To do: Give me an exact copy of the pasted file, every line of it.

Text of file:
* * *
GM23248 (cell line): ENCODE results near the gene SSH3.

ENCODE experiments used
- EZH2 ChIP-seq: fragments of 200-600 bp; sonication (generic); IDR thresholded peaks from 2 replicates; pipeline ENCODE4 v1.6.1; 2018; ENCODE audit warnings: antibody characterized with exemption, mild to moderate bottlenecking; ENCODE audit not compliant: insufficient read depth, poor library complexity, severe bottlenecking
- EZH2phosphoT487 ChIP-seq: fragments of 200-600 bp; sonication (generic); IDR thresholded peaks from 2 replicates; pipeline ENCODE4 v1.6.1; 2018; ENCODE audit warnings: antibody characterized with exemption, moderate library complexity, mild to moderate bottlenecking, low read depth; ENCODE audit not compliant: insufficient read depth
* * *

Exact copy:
GM23248 (cell line): ENCODE results near the gene SSH3.

ENCODE experiments used
- EZH2 ChIP-seq: fragments of 200-600 bp; sonication (generic); IDR thresholded peaks from 2 replicates; pipeline ENCODE4 v1.6.1; 2018; ENCODE audit warnings: antibody characterized with exemption, mild to moderate bottlenecking; ENCODE audit not compliant: insufficient read depth, poor library complexity, severe bottlenecking
- EZH2phosphoT487 ChIP-seq: fragments of 200-600 bp; sonication (generic); IDR thresholded peaks from 2 replicates; pipeline ENCODE4 v1.6.1; 2018; ENCODE audit warnings: antibody characterized with exemption, moderate library complexity, mild to moderate bottlenecking, low read depth; ENCODE audit not compliant: insufficient read depth